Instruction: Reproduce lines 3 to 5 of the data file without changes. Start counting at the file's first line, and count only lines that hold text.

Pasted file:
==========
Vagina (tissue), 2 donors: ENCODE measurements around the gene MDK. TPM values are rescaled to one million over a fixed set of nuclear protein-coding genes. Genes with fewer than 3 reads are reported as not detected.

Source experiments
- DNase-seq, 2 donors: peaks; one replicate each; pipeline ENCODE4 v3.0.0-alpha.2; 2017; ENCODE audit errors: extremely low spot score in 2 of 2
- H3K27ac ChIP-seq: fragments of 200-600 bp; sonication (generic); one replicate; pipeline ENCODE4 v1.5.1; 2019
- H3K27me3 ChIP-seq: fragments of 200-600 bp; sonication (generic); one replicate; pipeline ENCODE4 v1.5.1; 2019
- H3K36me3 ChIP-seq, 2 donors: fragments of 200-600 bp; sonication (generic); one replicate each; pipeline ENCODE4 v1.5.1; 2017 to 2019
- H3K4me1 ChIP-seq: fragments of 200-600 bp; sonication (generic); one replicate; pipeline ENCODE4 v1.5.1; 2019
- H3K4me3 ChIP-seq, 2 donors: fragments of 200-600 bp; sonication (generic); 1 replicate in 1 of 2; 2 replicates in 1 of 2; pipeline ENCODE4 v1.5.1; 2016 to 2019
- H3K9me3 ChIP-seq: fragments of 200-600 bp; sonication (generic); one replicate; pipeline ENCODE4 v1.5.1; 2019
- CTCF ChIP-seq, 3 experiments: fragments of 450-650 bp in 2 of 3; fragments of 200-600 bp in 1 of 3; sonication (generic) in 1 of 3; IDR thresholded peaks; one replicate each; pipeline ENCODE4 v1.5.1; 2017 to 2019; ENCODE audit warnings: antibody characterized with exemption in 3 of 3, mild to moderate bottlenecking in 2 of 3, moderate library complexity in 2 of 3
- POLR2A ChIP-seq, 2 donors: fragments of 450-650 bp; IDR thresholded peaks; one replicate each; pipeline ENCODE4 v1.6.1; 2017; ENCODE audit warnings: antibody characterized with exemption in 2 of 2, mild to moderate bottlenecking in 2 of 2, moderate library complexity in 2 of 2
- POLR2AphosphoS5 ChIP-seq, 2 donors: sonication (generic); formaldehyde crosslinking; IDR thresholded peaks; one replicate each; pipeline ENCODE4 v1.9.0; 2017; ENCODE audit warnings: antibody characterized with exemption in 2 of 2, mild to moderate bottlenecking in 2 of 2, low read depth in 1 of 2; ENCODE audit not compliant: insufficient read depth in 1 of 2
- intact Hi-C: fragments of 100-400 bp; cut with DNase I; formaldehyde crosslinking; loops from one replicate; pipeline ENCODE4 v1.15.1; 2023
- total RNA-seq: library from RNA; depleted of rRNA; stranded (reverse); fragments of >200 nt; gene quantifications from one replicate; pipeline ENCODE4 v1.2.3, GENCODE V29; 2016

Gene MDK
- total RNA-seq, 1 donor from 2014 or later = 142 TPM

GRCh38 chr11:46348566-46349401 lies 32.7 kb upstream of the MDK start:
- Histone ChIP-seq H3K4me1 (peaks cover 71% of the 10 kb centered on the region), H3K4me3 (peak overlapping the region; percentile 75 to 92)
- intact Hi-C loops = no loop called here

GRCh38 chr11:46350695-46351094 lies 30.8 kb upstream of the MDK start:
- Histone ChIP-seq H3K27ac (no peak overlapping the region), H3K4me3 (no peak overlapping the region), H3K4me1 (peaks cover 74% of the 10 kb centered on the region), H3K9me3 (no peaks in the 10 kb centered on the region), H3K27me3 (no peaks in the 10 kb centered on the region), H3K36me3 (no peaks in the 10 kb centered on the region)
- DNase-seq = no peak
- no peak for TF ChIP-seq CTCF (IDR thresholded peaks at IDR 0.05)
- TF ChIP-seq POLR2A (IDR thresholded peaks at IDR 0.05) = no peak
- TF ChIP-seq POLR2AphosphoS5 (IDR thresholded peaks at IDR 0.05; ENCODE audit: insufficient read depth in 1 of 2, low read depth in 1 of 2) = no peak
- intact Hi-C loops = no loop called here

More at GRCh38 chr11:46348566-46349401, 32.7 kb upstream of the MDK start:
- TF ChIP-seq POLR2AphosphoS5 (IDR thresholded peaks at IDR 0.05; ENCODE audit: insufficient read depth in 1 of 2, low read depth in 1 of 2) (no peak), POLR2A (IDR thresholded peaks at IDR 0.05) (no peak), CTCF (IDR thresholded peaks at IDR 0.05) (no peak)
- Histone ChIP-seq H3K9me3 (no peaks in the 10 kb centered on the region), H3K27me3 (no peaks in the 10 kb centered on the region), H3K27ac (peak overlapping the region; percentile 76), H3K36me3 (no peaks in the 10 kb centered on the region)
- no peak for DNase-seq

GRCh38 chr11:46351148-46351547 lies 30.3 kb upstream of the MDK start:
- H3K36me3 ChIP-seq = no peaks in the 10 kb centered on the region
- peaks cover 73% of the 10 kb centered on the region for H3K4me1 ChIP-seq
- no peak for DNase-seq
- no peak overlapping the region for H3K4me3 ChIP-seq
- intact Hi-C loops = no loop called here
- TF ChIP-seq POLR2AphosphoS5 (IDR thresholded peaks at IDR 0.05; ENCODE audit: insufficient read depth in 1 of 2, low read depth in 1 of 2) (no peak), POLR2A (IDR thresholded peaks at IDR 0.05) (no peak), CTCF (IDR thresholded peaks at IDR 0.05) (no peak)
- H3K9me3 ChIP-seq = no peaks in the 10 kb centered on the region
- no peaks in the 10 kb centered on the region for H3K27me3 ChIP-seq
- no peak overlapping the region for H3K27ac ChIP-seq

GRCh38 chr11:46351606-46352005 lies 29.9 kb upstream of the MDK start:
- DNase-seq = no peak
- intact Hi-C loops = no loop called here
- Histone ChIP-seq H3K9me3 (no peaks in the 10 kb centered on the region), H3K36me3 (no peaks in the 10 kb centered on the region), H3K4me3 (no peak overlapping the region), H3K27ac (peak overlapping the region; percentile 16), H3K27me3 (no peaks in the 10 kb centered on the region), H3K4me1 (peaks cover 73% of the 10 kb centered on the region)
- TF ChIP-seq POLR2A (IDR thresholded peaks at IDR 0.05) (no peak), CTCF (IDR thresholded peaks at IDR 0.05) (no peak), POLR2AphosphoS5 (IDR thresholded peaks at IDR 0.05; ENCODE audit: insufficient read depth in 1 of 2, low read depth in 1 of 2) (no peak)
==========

- DNase-seq, 2 donors: peaks; one replicate each; pipeline ENCODE4 v3.0.0-alpha.2; 2017; ENCODE audit errors: extremely low spot score in 2 of 2
- H3K27ac ChIP-seq: fragments of 200-600 bp; sonication (generic); one replicate; pipeline ENCODE4 v1.5.1; 2019
- H3K27me3 ChIP-seq: fragments of 200-600 bp; sonication (generic); one replicate; pipeline ENCODE4 v1.5.1; 2019